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United States v. Beda.


March 24, 1941


Appeal from the District Court of the United States for the Eastern District of New York.

Author: Hand

Before SWAN, AUGUSTUS N. HAND, and CHASE, Circuit Judges.

AUGUSTUS N. HAND, Circuit Judge.

This is a suit by the government to cancel the certificate of naturalization of the defendant, Sabatay Beda, granted under ordre of the New York Supreme Court entered on November 9, 1927.The suit resulted in a decree cancelling the certificate, from which the defendant has appealed. The decree was granted on the ground that on June 4, 1972, the time when the petition for citizenship was filed, the appellant had not been a resident of the United States during the period of five years immediately preceding. We think that the decision was justified by the evidence and should be affirmed

The appellant was a Syrian by birth. He emigrated to the United States from The Argentine in 1919, and had become a naturalized citizen of The Argentine in 1918. During the five years preceding June 4, 1927, when he filed his naturalization petition, he was engaged in business both in New York and Cuba and was absent from the United States two years or more in the aggregate. His wife generally went with him and at one time was away from the United States for a whole year. At the trial he testified that he intended to maintain a continuous residence in New York, that his trips to Cuba were on temporary business, that he had an automobile in New York which was registered in his own name, that two of his four children were born here, that in 1923 and 1925 he had left his furniture in storage in New York while away on trips to Havana, that on leaving thjis country he had expected to and did return, and that from the year 1930 down to the time when the suit to cancel his naturalization was tried he had lived in the United States without intermission.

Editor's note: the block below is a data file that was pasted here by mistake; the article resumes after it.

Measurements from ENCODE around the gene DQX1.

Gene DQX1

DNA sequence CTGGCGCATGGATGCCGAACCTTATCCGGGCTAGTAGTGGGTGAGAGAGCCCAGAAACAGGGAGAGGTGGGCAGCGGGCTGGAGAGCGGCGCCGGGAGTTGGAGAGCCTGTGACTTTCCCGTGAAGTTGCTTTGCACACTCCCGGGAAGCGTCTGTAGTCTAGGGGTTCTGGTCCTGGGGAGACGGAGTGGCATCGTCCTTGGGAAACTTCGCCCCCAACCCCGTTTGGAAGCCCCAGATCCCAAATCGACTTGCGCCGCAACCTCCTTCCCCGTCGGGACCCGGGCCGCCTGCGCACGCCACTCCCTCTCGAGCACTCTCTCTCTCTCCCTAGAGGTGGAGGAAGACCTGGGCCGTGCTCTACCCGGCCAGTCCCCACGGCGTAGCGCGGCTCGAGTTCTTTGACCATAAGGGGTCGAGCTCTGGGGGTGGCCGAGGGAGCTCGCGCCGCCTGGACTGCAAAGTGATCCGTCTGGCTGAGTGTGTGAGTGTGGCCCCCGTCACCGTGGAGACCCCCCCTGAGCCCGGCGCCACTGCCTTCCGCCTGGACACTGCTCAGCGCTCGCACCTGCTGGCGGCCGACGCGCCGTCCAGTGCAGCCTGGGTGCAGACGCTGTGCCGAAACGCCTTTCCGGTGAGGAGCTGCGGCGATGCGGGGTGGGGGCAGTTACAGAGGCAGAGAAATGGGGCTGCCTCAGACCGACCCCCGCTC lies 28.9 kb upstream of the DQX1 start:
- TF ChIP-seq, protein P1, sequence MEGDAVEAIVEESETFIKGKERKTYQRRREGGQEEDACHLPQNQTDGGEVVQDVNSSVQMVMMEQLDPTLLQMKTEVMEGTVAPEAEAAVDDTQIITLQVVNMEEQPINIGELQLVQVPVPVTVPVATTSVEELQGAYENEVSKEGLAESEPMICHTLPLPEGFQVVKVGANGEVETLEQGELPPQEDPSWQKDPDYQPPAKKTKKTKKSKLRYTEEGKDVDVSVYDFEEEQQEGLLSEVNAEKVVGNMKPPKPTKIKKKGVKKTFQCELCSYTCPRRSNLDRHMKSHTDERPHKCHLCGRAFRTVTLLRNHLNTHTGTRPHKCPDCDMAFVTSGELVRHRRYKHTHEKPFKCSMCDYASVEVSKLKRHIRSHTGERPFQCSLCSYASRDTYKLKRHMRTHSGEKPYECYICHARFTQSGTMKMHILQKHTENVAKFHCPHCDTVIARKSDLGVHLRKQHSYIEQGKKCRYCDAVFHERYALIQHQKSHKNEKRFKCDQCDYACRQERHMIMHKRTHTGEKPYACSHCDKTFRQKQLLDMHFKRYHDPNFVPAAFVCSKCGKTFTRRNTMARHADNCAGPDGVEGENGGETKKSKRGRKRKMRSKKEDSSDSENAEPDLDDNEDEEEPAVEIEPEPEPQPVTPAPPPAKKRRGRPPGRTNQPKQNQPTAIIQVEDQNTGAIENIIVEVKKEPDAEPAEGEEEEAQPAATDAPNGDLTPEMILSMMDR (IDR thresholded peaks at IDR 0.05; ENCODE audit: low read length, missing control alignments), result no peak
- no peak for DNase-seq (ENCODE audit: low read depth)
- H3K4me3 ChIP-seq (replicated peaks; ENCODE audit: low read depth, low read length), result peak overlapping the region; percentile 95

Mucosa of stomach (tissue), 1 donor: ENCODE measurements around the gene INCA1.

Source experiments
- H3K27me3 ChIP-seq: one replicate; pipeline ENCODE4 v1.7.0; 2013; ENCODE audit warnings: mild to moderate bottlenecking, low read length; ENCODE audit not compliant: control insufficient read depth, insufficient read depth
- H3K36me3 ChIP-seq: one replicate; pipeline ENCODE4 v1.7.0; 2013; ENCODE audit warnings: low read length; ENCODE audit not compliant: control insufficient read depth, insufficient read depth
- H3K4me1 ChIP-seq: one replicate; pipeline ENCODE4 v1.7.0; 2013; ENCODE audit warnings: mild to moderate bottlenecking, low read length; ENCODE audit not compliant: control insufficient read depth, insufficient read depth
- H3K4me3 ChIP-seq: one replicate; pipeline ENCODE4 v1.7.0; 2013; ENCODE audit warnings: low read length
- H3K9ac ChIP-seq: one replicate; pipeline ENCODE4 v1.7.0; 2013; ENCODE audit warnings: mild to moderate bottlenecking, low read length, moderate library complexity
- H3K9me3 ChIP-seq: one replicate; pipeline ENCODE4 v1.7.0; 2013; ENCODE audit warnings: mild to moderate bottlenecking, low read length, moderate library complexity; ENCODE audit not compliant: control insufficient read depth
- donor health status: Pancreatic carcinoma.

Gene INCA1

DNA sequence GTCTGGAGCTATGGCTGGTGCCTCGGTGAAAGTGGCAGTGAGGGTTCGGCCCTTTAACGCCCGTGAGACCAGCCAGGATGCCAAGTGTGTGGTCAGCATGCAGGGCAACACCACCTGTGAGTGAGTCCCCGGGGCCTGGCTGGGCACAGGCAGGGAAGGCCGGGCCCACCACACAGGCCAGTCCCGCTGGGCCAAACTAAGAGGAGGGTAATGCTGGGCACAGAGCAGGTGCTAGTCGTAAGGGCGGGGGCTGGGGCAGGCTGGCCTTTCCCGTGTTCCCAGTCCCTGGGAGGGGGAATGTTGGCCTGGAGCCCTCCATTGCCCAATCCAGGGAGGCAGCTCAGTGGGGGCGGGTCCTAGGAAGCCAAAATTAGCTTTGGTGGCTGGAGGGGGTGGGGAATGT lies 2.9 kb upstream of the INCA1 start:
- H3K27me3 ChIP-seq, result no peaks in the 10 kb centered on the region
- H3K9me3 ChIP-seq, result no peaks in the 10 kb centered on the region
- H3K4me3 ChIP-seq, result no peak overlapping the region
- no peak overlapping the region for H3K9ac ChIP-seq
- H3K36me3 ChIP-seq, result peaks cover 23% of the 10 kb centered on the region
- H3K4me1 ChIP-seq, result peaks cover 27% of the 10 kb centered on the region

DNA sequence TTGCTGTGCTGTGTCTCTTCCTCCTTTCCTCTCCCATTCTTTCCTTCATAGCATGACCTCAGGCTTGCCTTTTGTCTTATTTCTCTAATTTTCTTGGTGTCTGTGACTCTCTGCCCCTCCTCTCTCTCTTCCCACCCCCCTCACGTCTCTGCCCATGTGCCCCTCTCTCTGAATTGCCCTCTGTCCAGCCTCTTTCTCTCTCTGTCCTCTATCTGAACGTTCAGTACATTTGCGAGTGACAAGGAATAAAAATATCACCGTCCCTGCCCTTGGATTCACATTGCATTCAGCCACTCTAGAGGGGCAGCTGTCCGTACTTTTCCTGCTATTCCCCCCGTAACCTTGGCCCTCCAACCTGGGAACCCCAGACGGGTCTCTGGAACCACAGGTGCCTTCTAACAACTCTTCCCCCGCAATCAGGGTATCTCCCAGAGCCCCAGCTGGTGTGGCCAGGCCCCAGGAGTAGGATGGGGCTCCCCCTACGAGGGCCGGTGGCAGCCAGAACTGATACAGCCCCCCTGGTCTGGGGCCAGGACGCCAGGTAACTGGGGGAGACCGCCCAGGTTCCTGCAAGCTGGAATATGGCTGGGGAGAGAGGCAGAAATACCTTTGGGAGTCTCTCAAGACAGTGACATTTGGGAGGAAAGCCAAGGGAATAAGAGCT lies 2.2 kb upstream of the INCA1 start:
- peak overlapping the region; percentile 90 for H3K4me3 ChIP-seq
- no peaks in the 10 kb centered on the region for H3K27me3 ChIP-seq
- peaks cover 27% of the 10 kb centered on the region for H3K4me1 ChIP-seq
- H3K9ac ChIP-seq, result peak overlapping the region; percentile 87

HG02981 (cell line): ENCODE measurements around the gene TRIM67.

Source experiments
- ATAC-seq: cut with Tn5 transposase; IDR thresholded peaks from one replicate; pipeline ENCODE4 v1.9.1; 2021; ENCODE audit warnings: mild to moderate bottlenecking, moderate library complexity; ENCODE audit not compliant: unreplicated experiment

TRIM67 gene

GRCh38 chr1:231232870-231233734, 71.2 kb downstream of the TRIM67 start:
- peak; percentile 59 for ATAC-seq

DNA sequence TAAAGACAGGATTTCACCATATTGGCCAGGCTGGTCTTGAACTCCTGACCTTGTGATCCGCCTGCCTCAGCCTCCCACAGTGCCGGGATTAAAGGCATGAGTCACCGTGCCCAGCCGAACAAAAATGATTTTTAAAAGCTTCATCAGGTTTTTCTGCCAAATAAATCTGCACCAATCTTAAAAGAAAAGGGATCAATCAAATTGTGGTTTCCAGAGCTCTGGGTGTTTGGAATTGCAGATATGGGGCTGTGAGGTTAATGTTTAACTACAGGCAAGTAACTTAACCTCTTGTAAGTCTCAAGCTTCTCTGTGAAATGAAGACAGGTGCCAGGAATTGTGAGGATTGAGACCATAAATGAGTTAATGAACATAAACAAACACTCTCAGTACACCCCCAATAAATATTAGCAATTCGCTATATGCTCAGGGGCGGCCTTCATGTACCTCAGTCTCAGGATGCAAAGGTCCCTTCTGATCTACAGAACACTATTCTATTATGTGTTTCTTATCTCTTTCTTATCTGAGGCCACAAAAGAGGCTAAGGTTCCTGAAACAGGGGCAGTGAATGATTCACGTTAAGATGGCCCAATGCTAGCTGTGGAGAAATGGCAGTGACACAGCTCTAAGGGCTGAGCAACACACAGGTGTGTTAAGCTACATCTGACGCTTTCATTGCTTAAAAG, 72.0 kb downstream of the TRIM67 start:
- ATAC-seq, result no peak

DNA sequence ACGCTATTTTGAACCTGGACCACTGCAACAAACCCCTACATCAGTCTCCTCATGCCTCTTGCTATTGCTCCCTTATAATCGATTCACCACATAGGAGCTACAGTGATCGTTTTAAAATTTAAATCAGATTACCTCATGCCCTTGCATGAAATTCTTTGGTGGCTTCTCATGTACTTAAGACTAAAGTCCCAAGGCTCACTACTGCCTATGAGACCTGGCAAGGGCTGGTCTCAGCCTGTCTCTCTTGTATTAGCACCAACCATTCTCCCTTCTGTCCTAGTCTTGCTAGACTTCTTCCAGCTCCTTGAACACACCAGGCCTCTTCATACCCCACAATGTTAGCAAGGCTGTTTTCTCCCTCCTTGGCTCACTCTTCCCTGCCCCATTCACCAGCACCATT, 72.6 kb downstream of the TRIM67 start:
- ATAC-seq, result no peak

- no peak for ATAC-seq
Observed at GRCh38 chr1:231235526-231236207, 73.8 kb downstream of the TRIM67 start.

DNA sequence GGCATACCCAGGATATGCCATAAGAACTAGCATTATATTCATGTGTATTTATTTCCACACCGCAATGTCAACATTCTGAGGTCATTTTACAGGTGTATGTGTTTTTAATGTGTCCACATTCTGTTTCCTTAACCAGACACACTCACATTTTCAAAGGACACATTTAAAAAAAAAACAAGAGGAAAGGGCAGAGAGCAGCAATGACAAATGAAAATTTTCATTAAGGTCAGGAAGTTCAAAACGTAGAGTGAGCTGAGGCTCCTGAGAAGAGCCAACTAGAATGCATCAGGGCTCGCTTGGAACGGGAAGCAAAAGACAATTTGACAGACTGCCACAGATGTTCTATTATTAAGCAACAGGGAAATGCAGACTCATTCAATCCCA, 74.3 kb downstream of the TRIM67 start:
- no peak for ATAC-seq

In September, 1924, and again in September, 1925, and November, 1926, a passport visa was granted to the defendant by the United States Consul at Havana, Cuba. Each visa was granted to the defendant as a non-immigrant upon his affidavit that he considered himself a "non-immigrant" on a temporary visit to the United States for business purposes. The applications for visas were granted upon letters from the defendant's banks that he was to visit the United States temporarily on business. If he had intended to become a resident of the United States the proper docment for him to have obtained in each case would have been a reentry permit at the time of leaving the United States, and not a passport visa. As an excuse for using a passport visa at a time when he was claiming to have already become a resident of the United States he said that he informed the United States Consul that he had filed a declaration of intention to become a citizen and had become a permanent resident of New York, but was advised by the Consul to take the position he did. In addition to this conduct, which was inconsistent with that of a person who was permanently domiciled in the United States, the defendant on one occasion obtained a French passport for entry into this country from Cuba though he was then a naturalized citizen of The Argentine and there was no foundation for his claiming to be a Frecnch citizen. There also were some inconsistencies in his statements as to the places where he claimed to have lived in New York City.

No alien has the right to naturalization unless he has complied with he statutory requierments.If a certificate of naturalization has been procured when the statutory qualification did not exist in fact it may be cancelled. Proof of fraud in obtaining a certificate is unnecessary to justify cancellation, illegality alone will subject a certificate to successful attack. United States v. Ginsberg, 243 U.S. 472, 37 S. Ct. 422, 61 L. Ed. 853; United States v. Ness, 245 U.S. 319, 38 S. Ct. 118, 62 L. Ed. 321.

In the case at bar the alien presented his explanations and excuses for obtaining passport visas, instead of reentry permits, and the court apparently did not credit them. We might, or might not, have reached the result that the District Court reached, if we had been the triers of the facts but, upon the record before us, the qudstion of continuous residence was clearly one of fact and we can see no reason for reversing the findings of the district judge.

Decree affirmed.


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